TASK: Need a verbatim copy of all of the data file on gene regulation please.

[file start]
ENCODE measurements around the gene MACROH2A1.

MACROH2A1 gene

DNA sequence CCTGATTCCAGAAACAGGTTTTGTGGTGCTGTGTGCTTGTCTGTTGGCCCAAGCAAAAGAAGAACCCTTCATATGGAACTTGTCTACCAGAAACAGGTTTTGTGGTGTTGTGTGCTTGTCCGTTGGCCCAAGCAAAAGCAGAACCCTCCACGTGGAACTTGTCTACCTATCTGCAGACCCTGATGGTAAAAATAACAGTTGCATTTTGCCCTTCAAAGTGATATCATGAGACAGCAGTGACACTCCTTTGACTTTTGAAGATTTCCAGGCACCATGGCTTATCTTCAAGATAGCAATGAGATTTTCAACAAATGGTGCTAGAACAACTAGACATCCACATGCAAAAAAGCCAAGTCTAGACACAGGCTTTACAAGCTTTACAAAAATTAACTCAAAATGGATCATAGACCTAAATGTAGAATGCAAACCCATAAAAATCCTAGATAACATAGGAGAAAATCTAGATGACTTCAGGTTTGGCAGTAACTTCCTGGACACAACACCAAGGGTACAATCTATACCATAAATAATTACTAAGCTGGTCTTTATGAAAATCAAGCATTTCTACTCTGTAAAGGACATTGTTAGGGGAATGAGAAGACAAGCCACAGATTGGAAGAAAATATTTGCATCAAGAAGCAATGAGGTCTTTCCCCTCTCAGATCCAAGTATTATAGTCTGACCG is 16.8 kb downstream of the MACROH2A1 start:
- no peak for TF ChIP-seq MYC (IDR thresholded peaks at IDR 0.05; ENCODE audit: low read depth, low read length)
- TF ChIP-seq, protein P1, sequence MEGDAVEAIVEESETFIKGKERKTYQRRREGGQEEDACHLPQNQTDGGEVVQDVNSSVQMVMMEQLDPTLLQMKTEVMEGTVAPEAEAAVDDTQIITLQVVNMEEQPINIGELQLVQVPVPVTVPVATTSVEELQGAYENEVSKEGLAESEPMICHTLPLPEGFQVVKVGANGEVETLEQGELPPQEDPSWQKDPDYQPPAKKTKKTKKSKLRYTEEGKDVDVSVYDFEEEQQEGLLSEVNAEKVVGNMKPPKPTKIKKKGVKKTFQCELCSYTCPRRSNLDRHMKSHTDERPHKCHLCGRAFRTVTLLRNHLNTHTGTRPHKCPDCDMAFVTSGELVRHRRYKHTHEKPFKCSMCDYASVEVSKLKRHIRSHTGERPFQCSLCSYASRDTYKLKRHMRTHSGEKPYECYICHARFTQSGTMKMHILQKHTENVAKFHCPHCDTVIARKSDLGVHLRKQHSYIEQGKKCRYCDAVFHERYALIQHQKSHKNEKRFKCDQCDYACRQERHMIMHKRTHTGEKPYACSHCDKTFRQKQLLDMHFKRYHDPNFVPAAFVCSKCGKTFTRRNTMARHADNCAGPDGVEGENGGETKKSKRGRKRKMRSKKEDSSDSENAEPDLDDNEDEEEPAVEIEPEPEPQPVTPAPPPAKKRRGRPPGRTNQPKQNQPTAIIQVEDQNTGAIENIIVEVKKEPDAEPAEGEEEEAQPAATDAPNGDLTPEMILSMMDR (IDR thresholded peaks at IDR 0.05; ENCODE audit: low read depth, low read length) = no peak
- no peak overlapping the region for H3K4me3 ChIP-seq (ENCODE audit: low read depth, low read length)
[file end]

ENCODE measurements around the gene MACROH2A1.

MACROH2A1 gene

DNA sequence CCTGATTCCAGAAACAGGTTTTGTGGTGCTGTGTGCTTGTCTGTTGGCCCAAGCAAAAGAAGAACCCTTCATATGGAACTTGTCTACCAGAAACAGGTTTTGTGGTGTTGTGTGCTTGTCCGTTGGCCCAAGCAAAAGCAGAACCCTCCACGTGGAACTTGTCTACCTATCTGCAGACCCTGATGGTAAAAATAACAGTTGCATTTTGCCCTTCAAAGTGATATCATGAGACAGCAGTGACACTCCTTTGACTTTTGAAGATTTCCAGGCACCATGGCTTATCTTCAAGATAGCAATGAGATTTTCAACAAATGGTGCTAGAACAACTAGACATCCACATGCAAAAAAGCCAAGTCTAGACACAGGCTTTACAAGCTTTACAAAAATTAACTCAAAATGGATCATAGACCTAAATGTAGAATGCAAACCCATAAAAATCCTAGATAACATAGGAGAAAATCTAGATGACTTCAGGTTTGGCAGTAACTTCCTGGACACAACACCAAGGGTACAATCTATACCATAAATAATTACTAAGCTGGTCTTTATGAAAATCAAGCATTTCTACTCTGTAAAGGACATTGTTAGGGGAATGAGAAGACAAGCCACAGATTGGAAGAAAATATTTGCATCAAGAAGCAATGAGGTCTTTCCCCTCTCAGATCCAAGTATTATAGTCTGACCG is 16.8 kb downstream of the MACROH2A1 start:
- no peak for TF ChIP-seq MYC (IDR thresholded peaks at IDR 0.05; ENCODE audit: low read depth, low read length)
- TF ChIP-seq, protein P1, sequence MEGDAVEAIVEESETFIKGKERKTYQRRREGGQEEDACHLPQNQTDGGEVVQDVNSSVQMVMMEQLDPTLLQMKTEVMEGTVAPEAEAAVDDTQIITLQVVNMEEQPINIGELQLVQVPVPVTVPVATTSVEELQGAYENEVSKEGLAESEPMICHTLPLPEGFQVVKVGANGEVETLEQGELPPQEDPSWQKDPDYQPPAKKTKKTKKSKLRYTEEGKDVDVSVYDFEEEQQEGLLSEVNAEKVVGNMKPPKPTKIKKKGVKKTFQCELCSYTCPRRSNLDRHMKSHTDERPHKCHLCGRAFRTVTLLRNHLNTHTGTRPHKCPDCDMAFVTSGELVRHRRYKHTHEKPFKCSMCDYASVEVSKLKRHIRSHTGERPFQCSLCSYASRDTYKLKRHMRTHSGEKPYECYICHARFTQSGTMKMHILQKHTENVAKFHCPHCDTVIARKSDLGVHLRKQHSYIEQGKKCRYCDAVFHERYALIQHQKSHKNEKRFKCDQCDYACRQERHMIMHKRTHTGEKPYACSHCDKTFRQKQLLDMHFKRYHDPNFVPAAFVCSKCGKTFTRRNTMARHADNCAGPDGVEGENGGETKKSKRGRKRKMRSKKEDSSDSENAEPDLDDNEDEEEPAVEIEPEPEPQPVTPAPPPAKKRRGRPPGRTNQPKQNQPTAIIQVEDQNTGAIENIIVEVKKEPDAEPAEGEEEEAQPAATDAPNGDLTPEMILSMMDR (IDR thresholded peaks at IDR 0.05; ENCODE audit: low read depth, low read length) = no peak
- no peak overlapping the region for H3K4me3 ChIP-seq (ENCODE audit: low read depth, low read length)